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ORBIT: An Optimizing Compiler for Scheme

IP.com Disclosure Number: IPCOM000128722D
Original Publication Date: 1986-Dec-31
Included in the Prior Art Database: 2005-Sep-16
Document File: 16 page(s) / 53K

Publishing Venue

Software Patent Institute

Related People

David Kranz: AUTHOR [+7]

Abstract

In this paper we describe an optimizing compiler for Scheme [3, 13] called Orbit that incorporates our experience with an earlier Scheme compiler called TC [10, 111, together with some ideas from Steele's Rabbit compiler (14]. The three main design goals have been correctness, generating very efficient compiled code, and portability.

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THIS DOCUMENT IS AN APPROXIMATE REPRESENTATION OF THE ORIGINAL.

ORBIT: An Optimizing Compiler for Scheme

David Kranz*, Richard Kelsey*, Jonathan Rees* Paul Hudak*, James Phllbin*, and Norman Adams+

1. Introduction

In this paper we describe an optimizing compiler for Scheme [3, 13] called Orbit that incorporates our experience with an earlier Scheme compiler called TC [10, 111, together with some ideas from Steele's Rabbit compiler (14]. The three main design goals have been correctness, generating very efficient compiled code, and portability.

In spirit, Orbit is similar to the Rabbit compiler in that it depends on a translation of source code into mcontinuation-passing style" (CPS), a convenient intermediate form that makes control-now explicit. After CPS conversion. procedures take an extra argument called a continuation (another procedure) that represents the next logical execution point after execution of the procedure body. Thus procedures do not "return," but rather ucontinue intou the code represented by the continuation. This permits. for example, a general but simple way to optimize tail-recursions into loops.

Steele's seminal work on Rabbit demonstrated the general benefits of this approach to compiler design. However, his work was primarily research oriented, and Rabbit was essentially a prototype compiler (consider, for example, that it generated `.%4ACLISP code). TC, on the other hand. was one of the first practical compilers for a Scheme dialect. and much was learned through its design and construction.2 Orbit now represents a culmination of that learning process, in which CPS conversion has been implemented thoroughly, extended in critical ways, and set in a framework of other important compiler innovations to yield a practical compiler that generates production-quality code competitive with the best compilers for Lisp as well as non- Lisp languages.3 The new ideas in Orbit include:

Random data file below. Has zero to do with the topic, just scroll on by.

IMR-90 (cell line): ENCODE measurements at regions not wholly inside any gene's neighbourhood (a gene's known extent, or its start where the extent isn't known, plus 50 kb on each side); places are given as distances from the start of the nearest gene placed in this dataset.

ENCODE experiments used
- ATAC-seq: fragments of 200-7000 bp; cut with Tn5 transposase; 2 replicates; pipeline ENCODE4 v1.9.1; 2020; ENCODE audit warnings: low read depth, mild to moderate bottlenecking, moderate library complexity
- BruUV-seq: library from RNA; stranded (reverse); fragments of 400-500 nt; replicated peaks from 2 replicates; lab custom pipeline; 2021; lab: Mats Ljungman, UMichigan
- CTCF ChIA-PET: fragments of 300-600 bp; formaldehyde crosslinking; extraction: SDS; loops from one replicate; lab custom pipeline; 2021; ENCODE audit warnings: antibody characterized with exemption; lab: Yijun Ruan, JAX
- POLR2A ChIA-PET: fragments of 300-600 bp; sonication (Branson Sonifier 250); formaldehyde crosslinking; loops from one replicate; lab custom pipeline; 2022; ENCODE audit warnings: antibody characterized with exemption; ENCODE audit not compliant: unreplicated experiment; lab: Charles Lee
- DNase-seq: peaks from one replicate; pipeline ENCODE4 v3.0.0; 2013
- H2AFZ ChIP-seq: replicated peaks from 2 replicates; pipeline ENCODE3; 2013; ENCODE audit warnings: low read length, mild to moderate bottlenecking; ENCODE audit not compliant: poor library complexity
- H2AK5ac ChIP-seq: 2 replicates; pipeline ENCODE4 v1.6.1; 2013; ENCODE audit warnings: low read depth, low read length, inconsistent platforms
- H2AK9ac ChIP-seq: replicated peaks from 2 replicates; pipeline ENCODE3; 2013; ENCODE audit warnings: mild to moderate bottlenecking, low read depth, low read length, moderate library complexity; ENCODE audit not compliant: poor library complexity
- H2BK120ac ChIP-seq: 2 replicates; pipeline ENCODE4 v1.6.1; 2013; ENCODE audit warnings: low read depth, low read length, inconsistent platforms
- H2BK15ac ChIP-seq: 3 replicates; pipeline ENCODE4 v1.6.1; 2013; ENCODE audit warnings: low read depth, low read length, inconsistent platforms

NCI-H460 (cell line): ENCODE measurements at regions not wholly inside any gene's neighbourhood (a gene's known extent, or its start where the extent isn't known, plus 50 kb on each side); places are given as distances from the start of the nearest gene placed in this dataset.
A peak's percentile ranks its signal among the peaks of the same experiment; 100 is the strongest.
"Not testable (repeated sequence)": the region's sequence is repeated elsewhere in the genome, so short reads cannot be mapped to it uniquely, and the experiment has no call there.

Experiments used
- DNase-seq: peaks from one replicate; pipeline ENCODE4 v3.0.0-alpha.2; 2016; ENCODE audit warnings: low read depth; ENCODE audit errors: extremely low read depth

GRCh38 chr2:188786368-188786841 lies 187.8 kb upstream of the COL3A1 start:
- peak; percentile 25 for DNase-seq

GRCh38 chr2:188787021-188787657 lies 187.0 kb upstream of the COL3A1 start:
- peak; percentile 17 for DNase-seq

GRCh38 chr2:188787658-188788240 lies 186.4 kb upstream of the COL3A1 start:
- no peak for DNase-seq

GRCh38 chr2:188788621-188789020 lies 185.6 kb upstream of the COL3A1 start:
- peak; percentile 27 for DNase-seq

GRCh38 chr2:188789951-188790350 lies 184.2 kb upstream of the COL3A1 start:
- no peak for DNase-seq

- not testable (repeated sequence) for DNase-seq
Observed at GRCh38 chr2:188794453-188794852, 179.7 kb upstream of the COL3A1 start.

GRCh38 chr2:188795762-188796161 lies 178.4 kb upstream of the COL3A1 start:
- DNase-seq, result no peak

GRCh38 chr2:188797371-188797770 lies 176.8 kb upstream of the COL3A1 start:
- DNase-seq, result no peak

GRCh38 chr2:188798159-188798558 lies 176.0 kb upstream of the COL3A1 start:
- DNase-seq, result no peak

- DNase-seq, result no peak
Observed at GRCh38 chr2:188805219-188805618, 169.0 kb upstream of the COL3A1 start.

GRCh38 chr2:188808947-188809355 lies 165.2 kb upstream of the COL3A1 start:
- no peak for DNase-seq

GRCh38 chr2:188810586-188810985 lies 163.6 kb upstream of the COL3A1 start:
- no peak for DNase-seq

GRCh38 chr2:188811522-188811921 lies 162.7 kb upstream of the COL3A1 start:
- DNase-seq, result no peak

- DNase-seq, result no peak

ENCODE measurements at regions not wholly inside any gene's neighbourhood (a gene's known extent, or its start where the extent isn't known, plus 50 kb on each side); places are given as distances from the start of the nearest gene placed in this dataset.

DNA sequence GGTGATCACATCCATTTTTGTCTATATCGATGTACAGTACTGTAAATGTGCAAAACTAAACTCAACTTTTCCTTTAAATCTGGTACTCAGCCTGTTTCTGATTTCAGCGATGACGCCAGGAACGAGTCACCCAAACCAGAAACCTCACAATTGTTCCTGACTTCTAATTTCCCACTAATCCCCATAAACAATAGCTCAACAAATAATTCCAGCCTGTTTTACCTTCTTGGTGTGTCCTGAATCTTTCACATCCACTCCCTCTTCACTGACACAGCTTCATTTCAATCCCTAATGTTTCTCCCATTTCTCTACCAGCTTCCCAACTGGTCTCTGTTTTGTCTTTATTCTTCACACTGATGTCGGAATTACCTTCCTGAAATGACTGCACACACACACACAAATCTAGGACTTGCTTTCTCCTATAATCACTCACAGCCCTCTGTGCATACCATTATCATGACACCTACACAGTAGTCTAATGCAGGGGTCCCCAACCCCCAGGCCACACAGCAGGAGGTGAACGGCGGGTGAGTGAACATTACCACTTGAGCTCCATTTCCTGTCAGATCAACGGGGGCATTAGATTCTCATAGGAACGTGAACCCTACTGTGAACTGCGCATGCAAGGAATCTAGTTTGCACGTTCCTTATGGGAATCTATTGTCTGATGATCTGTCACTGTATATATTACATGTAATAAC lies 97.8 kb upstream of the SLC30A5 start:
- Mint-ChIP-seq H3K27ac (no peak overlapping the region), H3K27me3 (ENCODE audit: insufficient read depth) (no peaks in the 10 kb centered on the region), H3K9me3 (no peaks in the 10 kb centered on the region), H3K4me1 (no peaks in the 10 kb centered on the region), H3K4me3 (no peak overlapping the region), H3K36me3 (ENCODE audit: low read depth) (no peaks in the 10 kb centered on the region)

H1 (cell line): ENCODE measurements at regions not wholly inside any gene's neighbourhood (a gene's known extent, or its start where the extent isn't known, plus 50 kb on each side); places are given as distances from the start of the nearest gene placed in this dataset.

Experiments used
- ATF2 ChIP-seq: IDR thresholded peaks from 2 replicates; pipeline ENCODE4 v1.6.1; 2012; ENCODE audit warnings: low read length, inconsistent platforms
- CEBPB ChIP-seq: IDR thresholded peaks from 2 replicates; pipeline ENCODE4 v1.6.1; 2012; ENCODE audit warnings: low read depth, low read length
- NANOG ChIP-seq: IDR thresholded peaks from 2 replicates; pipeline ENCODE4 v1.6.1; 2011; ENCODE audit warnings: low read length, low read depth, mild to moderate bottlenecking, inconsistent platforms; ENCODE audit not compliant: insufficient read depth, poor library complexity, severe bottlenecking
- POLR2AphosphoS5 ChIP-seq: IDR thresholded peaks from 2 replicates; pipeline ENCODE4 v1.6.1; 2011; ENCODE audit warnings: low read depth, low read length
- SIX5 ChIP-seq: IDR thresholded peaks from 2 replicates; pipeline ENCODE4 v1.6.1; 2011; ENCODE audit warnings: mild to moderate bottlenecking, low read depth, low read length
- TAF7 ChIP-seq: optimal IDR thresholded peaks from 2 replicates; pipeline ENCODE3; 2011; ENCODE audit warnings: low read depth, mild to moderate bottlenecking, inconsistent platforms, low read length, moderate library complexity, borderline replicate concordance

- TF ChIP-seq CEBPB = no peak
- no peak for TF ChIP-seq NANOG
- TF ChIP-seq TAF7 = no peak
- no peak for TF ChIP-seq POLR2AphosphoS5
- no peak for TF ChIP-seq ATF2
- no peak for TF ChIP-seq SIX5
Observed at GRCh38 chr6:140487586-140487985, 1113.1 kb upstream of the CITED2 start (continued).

1. An extension to CPS conversion called assignment conversion that facilitates treatment of assiVied variables. . (See section 3.)

2. Compact and efficient runtime data representations, the most important being those for lexical closures, which are represented in different ways depending on information gleaned from a static analysis of their use. (See sections 4 and 5.)

3. A register allocation strategy based on trace scheduling that optimizes register usage across forks and joiris (and which, because of CPS conversion, includes procedure calls). (See section
6.)

4. An integral table-driven assembler that uses hints from the code generator to order blocks so as to min-imize the number and size of jumps. (See section 7.)

5. A technique for defining the behavior of primitive operations in Scheme source modules rather than in the internal logic of the compiler. (See section 9.1.)

Yale University Page 1 Dec 31, 1986

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ORBIT: An Optimizing Compiler for Scheme

6. Flexibility in configuring the runtime support system for user progr...